Before the investigations began, the Mäori Member of Parliament appointed to the first Commission sought to be relieved of his post, claiming that his fellow Commissioners were not impartial and that they had previously been Ministers responsible for trouble on the West Coast, and had supported confiscation.
The functions of the Commission were narrowly focused on the Compensation Court awards and specific Crown promises and did not empower the Commission to inquire into the question of justice of the confiscations and compensation process. They refused to hear counsel who wished to question the validity of the confiscation and told Mäori that it was not there to discuss such questions with them (although the validity of the invasion and the confiscation for Māori was the root cause).
The Commission focused mostly on evidence and testimonies from Māori who chose to speak, generally this was from those who had a close working relationship with the Government. It was well known that those from Parihaka did not participate and were vocal in their suspicion of the Crowns intentions. These factors combined to minimise the amount of land considered eligible for return to Mäori and maximised the amount available for settler use and occupation.
The first Commission concluded that a large majority of the Crowns promises were not kept. It noted several related problems including the shortage of lands available for compensation awards and the lack of available land for Chatham Islands returnees, but offered no solutions.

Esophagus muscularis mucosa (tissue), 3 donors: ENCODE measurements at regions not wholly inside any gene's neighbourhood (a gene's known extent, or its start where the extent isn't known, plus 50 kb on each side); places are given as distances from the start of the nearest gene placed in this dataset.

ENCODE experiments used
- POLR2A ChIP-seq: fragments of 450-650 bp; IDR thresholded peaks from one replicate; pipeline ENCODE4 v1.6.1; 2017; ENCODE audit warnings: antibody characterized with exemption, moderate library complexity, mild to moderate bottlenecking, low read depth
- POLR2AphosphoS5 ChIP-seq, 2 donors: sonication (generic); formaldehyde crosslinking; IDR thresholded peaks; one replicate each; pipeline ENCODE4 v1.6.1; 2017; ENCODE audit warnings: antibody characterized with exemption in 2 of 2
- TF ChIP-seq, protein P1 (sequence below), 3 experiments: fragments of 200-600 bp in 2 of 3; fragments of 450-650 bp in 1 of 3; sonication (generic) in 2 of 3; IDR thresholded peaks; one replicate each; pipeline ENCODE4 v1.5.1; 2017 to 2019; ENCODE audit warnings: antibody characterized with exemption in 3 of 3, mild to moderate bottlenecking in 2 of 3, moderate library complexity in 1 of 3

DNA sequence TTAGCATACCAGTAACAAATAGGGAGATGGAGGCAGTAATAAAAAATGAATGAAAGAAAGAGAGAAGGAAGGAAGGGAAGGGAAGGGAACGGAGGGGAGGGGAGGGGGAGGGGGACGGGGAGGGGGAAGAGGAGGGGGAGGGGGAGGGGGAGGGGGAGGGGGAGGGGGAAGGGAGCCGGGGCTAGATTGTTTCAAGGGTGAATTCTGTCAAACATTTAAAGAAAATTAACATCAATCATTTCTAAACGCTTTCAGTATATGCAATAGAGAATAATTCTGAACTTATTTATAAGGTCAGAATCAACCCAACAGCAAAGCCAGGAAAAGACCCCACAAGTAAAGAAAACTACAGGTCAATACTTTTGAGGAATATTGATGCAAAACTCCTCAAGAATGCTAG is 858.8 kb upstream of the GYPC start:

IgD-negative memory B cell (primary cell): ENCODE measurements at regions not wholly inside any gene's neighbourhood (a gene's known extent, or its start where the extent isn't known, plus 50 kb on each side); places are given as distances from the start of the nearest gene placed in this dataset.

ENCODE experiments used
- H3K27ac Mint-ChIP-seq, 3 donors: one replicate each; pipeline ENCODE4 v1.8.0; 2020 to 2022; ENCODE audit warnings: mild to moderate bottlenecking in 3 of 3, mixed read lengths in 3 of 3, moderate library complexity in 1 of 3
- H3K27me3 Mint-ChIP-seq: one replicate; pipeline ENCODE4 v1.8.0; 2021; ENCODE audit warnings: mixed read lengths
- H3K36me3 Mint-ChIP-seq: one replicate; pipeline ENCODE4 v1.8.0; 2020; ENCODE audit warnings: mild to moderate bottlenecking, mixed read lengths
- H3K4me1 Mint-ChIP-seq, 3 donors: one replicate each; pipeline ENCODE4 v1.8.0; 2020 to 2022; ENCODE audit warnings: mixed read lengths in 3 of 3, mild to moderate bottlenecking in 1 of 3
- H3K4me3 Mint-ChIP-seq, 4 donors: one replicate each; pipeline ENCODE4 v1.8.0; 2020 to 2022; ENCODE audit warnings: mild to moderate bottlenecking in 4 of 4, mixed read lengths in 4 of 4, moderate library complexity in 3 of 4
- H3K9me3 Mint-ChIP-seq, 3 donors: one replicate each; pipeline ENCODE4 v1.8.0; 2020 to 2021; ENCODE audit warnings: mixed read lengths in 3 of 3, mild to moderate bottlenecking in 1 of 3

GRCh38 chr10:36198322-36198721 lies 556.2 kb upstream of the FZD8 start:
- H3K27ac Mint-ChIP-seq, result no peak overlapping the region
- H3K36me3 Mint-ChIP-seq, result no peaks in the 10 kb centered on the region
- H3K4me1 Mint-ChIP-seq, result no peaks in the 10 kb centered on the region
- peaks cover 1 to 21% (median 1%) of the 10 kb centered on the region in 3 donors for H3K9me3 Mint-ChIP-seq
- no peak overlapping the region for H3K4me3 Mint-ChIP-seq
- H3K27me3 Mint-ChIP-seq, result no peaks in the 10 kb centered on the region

The second Commission was appointed in December 1880 to implement the recommendations of the first Commission. It identified for return approximately 118,520 acres among 1855 grantees. Some of the reserves were large but were scaled right down to that which was promised during the compensation process. Those that had not taken up arms were all affected.
The ownership of the blocks to be returned was determined by the second Commission without right of appeal by claimants. Of the land returned, all was under individualised title. Many of the reserves were protected against permanent alienation when granted, but these restrictions were later removed and much of this land was sold.
The second Commission recommended a system of management, which was subsequently adopted, that placed the reserves under the control of the Public Trustee rather than the owners. Uor peoples response to this was ‘Ka murua katoa te whenua ki te rihi…’
Where reserves intended for Taranaki Maori were established, the owners had no control over their land. Control of the land was instead in the hands of the Public Trustee who leased the land to settlers, usually without the consent of the owners. The West Coast Settlement Reserve Act of 1892 made the leases on these lands perpetually renewable and rents were based on the unimproved value of the land, with the owners meeting the costs for surveying, fencing, drainage and roads out of this rent. With the provisions of this Act, reserves intended for Taranaki Maori, including Taranaki iwi, became permanent European settlements.
TARANAKI IWI SEEK JUSTICE
In spite of the treatment at the hands of those in successive Crown Governments Taranaki Iwi continued to seek justice and seven Crown inquiries in the late 19th and early 20th centuries investigated the impact of the confiscations on our people. These culminated in the Sim Commission of 1926-27, which, although limited in the extent of its inquiries, was one of the first gave serious consideration to our grievances.